This year, Dawn and I celebrated our thirtieth wedding anniversary with a week-long canoe trip to the Boundary Waters Canoe Area Wilderness in northern Minnesota. We have been there many times over the years and have made some wonderful memories with our kids and special friends who have joined us on these excursions into what is one of our favorite places in the world.
For most of our married life we have enjoyed vacations in the outdoors. It is a common interest that has not waned in all the years we have been together. In fact, we met while serving at Camp Hebron where I worked as Adventure Director and Horsemanship Director. Dawn is now an avid backpacker, taking annual trips with friends, University colleagues, and students.
Our children and their friends also take up outdoor adventure pursuits. It does our hearts good to see them continue on in their own way with the interests we exposed them to early in life. Teaching them to build a fire, read a map and compass, pitch a tent, fish, cook outdoors, and deal with weather was something we relished. They embraced these things with such enthusiasm that they never asked to go to an amusement park or a resort. They wanted to be in the woods, and we were very happy to oblige. These trips have been a family thing, a blessing from the Lord that we have tried not to take for granted.
This anniversary trip was the first canoe trip we’ve taken alone since our very first one twenty-seven years ago. And while we missed having our son and daughter along and the extra hands for camp chores, we enjoyed paddling together and thoroughly enjoyed the time we had in God’s creation. It gave us a chance to reflect on so many gifts and lessons that came to us in remote places.
One such lesson regards change and adaptation. It’s a bit ironic that this would be the case in a primitive setting, but it is true. When the kids were very young, eight and eleven, we encountered a severe wind storm while paddling a very large lake. I had our daughter with me. Dawn had our son in the bow of her boat. Heavy swells made paddling hard. We got separated and were unable to turn around without swamping our canoes in crosswind whitecaps. So, onward we pushed, against a headwind unlike any we encountered before or since.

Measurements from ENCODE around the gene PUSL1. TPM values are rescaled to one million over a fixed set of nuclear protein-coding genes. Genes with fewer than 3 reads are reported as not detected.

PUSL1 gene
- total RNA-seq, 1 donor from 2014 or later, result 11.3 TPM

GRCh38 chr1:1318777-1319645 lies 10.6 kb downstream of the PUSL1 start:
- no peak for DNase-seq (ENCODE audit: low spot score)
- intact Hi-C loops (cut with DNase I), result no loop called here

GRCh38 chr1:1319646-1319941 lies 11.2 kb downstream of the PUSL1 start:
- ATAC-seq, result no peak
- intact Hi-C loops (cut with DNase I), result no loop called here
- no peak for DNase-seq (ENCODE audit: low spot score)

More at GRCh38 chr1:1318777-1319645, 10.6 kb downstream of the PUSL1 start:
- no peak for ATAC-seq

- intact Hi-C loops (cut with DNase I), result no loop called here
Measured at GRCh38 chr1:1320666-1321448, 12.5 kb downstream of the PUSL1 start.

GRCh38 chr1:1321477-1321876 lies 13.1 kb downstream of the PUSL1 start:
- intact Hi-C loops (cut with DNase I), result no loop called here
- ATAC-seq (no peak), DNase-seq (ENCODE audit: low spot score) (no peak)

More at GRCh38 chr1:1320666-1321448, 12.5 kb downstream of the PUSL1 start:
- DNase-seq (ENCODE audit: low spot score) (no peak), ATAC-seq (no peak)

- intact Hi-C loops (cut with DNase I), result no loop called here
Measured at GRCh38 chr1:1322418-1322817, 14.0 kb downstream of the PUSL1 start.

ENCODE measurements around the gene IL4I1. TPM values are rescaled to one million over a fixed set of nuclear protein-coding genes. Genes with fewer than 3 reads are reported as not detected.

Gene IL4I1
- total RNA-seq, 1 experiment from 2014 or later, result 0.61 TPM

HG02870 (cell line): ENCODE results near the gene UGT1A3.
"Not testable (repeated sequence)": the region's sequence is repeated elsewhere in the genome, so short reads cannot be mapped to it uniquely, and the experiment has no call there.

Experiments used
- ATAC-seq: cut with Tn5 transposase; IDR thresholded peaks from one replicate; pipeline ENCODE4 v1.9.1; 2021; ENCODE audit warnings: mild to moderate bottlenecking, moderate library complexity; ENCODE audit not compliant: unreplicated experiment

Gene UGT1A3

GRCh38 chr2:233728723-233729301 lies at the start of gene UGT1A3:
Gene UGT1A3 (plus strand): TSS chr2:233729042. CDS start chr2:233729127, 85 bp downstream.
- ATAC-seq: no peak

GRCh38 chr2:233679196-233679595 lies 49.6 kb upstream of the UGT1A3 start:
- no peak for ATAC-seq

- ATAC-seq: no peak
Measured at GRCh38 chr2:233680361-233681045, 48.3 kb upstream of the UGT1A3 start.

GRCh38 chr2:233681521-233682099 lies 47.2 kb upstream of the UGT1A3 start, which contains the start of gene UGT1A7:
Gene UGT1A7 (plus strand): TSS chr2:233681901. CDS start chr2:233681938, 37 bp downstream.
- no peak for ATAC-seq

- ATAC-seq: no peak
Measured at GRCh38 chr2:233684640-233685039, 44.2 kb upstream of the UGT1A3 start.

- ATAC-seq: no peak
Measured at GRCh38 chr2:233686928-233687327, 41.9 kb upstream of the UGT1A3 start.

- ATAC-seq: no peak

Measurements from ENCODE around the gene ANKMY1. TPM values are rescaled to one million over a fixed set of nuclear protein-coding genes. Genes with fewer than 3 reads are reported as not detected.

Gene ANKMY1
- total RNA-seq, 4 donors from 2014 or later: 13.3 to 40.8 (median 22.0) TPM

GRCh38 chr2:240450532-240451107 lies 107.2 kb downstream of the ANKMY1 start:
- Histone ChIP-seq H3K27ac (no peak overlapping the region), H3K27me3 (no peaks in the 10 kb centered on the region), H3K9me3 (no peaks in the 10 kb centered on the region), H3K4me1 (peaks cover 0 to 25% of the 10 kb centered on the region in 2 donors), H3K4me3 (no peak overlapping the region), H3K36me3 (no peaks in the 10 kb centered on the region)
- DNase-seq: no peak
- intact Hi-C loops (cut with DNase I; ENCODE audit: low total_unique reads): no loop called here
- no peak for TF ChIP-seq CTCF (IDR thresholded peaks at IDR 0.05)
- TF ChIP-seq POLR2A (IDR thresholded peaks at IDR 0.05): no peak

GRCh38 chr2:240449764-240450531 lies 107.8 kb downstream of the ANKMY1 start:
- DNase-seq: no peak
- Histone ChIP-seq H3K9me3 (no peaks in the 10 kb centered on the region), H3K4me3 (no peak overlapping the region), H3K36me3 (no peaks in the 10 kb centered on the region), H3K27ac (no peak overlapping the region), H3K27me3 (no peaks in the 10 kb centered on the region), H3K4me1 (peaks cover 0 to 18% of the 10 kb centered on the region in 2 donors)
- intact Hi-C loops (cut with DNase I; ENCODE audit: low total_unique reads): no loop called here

Crossing that lake normally took us all of an hour. On that windy day years ago, it took us more than five.
We finally reached the portage to the next lake exhausted, shaken, and thankful to be dry and safe. After carrying our boats and gear to the next lake where we found a campsite just as dusk set in, I opened to Job 28 and read a passage that included these words about God’s knowing where wisdom is found: “For He looks to the ends of the earth and sees everything under the heavens. When He gave to the wind its weight and apportioned the waters by measure, when he made a decree for the rain and a way for the lightning of the thunder, then He saw it and declared it; He established it, and searched it out.”
The lesson we discussed that night is one we have been shown over and over again in the wilderness. It does not accommodate you, you must accommodate yourself to it. God made all there is, made a way for it, set it on its course. He is sovereign over creation, not us. The rain does not stop because you are wet. The wind doesn’t lay down because you are afraid. The cold won’t relent because you want to be warm. Wet firewood, stinging insects, thick fog, lightning storms, bears ravaging your hanging food packs. We have experienced them all. And through all of that we have learned to adapt, change, anticipate, and press onward.
This is a life lesson, gleaned from creation in the spirit of Solomon’s proverbs and God’s answer to Job. In this edition of the magazine you will see and read about how we adapt, change, and press onward at Cairn given the changing world around us. You will see and read what God is doing here as we faithfully pursue our mission, trusting God for wisdom and insight into the kinds of adjustments, changes, and new ventures that will position us for the emerging needs of those we serve and teach. I trust it will be an encouragement to you.
Dr. Todd J. Williams has been the president of Cairn University since January 2008. He served on the faculty and administration from 1996 to 2001, and then returned as provost in 2005. He can be reached by emailing firstname.lastname@example.org.